1 out of 1 people found the following review useful:
21 October 2009
This breezy comedy is about a cub newspaper reporter who goes to
investigate a family feud, which has erupted into violence againa
parody of the real Hatfield-McCoy feud. Notably, Buster Keaton would
also make a burlesque of the family feud with "Our Hospitality" (1923).
"The Cub" isn't especially funny, though. It was, however, competently
made by one of the better directors of the 1910s, Maurice Tourneur.
Assisted by his usual editor and assistant director Clarence Brown, the
photoplay contains continual, well-paced crosscutting between the feud
and the newspapermen. Johnny Hines plays the cub reporter, but doesn't
seem to me to be a particularly interesting comedian. He also had some
forgettable, minor parts in other Tourneur films around this time.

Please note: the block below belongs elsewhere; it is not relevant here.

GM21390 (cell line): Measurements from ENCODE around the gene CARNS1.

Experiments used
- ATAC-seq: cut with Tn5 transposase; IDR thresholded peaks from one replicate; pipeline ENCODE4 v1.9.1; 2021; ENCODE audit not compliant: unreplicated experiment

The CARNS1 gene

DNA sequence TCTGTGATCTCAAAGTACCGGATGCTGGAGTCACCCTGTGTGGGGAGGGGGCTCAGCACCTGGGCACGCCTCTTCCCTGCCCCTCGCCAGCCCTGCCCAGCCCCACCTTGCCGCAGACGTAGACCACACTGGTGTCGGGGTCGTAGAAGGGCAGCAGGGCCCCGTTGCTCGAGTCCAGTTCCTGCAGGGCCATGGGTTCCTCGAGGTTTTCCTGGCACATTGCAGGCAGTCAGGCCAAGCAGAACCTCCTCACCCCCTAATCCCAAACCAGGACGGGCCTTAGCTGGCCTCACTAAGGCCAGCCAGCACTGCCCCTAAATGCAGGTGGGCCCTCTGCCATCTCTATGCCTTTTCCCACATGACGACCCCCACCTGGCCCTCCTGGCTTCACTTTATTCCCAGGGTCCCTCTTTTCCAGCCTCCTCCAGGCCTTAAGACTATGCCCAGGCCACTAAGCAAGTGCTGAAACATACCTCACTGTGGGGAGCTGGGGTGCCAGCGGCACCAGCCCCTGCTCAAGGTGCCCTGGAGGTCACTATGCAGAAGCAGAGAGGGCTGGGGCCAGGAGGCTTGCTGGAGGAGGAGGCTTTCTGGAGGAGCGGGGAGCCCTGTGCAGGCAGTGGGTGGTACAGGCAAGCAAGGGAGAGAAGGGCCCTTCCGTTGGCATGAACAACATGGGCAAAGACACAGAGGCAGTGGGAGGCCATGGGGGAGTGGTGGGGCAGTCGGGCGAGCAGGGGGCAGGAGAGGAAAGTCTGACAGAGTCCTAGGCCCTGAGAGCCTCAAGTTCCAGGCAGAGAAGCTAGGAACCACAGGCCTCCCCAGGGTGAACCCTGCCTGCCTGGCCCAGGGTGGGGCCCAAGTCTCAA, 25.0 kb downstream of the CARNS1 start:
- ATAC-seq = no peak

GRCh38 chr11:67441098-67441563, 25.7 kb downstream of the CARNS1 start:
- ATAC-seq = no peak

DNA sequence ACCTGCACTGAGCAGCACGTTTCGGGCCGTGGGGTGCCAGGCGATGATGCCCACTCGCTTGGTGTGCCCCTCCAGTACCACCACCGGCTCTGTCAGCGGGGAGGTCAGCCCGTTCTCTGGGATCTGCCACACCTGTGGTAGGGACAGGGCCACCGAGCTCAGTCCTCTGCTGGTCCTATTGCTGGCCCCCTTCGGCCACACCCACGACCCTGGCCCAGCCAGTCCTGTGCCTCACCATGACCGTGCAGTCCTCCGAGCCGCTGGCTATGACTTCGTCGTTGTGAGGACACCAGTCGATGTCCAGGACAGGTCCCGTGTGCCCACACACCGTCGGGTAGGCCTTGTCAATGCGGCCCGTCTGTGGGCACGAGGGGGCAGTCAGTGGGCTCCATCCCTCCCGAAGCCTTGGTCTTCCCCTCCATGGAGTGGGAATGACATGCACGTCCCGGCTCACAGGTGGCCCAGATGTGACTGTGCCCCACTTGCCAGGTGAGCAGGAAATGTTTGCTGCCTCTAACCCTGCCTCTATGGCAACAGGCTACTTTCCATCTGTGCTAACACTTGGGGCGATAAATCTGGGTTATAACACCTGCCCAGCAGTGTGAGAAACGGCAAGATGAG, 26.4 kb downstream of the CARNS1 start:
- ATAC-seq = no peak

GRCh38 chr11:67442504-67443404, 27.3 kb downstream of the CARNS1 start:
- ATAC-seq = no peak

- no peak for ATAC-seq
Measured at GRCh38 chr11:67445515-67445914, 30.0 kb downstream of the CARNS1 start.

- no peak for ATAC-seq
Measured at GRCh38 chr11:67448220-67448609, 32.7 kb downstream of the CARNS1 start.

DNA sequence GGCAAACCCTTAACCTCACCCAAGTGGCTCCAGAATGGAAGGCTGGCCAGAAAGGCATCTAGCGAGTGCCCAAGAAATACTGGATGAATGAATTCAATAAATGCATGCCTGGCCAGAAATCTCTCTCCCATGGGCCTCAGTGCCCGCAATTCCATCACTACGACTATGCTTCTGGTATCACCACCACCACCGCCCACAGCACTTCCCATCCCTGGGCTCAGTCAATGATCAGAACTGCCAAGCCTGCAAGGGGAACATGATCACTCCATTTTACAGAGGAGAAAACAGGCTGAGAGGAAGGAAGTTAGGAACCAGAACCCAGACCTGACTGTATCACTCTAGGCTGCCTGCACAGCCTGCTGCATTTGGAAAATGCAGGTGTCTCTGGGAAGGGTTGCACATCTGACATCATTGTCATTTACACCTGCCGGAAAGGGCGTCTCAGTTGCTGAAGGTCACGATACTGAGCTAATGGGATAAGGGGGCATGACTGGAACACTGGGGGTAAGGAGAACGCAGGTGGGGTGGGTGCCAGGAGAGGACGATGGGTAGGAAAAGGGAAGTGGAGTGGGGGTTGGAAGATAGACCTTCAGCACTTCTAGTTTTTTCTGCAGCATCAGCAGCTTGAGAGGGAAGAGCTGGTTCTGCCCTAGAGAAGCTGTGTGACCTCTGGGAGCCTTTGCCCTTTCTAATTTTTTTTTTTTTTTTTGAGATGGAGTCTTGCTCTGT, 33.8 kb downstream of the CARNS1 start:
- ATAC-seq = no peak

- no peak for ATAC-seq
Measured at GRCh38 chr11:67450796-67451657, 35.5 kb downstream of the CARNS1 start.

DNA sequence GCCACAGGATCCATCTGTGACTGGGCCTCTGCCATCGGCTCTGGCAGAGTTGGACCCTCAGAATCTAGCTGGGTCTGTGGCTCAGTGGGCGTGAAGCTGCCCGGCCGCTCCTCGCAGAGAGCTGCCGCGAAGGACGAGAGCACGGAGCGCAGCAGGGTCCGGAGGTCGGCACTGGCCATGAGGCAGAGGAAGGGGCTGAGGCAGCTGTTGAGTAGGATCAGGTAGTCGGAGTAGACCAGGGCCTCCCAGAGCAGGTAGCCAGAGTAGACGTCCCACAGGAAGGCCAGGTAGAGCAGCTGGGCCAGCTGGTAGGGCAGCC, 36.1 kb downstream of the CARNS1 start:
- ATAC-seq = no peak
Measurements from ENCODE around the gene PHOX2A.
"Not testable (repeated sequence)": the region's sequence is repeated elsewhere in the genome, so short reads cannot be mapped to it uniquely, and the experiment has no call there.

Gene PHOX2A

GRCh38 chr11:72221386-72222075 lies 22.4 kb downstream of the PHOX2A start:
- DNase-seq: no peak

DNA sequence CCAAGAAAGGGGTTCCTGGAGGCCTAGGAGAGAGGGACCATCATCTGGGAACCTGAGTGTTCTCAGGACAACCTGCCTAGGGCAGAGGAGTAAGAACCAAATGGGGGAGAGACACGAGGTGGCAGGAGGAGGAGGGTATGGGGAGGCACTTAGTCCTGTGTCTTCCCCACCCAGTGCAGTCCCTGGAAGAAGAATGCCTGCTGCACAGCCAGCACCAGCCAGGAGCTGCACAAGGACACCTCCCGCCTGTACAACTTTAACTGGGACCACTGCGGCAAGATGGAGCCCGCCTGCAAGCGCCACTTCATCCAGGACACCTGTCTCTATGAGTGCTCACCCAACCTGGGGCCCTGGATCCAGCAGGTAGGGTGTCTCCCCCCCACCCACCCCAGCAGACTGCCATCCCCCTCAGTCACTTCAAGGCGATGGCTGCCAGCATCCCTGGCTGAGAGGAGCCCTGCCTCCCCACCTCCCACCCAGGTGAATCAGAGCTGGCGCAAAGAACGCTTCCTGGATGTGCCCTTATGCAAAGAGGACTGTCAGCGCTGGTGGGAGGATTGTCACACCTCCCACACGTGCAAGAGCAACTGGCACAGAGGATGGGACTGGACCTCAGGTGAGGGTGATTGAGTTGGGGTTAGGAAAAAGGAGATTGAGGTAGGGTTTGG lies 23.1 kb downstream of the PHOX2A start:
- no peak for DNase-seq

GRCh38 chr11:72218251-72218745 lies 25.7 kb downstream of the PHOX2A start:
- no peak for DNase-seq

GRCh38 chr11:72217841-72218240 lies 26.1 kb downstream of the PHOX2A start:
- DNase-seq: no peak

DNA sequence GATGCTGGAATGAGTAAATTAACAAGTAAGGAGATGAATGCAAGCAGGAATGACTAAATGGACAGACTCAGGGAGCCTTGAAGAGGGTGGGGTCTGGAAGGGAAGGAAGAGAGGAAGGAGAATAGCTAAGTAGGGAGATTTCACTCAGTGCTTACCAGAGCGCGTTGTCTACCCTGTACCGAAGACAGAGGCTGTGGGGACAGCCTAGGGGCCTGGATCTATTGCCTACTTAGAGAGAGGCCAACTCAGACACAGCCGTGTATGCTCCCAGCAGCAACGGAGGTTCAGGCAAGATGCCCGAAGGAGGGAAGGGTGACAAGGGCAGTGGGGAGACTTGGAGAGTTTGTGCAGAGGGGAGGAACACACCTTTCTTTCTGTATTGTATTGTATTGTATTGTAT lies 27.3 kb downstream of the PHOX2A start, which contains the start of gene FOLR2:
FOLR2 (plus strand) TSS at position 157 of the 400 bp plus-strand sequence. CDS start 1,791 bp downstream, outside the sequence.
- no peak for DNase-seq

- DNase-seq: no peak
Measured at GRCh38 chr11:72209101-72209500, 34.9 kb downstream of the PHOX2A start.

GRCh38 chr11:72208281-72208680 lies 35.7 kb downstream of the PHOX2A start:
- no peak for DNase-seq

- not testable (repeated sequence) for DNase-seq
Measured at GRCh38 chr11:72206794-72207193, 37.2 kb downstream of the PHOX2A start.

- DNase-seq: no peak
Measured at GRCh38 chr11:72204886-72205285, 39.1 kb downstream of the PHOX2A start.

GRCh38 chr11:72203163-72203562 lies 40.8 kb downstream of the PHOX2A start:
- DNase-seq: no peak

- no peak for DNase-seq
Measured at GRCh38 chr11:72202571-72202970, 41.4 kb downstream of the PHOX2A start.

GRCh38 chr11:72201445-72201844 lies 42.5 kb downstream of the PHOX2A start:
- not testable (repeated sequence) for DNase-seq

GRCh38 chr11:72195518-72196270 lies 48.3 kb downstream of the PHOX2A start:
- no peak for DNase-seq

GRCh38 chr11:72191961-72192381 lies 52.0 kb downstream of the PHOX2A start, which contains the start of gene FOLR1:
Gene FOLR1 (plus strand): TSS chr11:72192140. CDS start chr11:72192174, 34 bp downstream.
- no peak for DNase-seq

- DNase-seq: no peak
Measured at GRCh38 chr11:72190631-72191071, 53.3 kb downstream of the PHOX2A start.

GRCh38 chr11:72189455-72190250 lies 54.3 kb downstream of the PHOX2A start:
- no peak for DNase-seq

The opening credits of "The Cub" are worth mentioning. Hines rotates
cards with credits on them while the actors appear behind a frame.
Lengthy credits where performers are introduced by individual titles
and their image seems to have been common in the period of early
feature-length films and was probably seen as a good way to create
stars. Otherwise and later, actors tended to be introduced by title
cards when their character first appeared in the narrative, in addition
to brief titles at the beginning, and this sort of performed
introduction outside of the narrative was dropped. "The Cub" has one of
the more creative such introductions I've seen. Overall, "The Cub"
isn't especially interesting and not one of Tourneur's best ("A Girl's
Folly" (1917) and "Victory" (1919) are my favorites).
(Note: It's clear that this film has been nicely restored, but the home
video copy from the Great Lakes Cinephile Society should have been
windowboxed or such, which was evident for me during the credits
sequence, as some of the titles were severely cutoff on the left side.
More annoying, however, was the constant green trademark of the
distributor's name at the bottom and corner of the image.)
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